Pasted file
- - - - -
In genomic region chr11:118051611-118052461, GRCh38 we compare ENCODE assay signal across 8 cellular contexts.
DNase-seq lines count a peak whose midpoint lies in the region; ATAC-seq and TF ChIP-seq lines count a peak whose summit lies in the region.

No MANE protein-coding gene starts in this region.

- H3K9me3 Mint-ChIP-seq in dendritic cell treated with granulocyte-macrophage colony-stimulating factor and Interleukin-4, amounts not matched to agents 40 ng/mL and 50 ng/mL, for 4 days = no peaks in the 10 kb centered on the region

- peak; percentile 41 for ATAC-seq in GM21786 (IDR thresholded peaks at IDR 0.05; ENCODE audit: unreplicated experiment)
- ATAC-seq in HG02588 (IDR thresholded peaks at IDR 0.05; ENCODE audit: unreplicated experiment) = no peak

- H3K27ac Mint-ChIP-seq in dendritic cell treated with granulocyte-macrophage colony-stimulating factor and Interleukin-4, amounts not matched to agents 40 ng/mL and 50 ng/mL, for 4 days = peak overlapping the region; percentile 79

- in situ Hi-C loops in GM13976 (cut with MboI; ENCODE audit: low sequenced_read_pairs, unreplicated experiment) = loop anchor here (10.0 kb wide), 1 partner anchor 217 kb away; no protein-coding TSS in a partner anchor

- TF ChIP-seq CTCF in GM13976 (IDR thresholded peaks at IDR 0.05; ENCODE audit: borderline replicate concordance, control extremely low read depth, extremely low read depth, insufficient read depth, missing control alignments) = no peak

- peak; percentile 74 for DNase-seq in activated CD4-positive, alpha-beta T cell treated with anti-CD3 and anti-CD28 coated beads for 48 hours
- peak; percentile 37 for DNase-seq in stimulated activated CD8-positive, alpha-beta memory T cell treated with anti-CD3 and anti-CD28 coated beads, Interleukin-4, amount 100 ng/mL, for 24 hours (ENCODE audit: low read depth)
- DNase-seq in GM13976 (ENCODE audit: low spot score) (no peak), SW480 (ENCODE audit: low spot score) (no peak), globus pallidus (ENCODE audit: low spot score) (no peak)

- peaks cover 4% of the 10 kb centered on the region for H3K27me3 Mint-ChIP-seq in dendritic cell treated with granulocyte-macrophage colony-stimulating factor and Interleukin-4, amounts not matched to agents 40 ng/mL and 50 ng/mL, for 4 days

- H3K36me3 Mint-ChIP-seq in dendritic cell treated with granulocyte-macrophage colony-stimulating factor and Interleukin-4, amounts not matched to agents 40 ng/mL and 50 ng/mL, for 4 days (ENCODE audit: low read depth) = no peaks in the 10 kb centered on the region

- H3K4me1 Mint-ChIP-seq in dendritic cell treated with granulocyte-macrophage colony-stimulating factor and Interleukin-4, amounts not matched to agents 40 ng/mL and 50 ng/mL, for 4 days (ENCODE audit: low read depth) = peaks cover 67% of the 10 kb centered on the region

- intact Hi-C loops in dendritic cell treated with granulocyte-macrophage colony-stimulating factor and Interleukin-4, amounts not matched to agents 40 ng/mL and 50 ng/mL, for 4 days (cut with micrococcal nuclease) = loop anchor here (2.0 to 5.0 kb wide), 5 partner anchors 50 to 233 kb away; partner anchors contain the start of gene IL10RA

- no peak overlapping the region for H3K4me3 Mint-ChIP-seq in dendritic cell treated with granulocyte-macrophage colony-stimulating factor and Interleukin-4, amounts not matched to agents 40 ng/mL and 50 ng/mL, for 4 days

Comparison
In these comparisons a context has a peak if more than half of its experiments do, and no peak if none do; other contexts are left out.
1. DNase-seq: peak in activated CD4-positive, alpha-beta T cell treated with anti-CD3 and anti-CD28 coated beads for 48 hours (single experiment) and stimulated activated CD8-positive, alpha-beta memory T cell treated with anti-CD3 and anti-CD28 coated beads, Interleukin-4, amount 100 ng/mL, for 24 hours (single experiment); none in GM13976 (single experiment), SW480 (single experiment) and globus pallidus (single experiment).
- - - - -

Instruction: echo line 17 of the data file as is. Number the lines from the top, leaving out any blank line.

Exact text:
- no peak overlapping the region for H3K4me3 Mint-ChIP-seq in dendritic cell treated with granulocyte-macrophage colony-stimulating factor and Interleukin-4, amounts not matched to agents 40 ng/mL and 50 ng/mL, for 4 days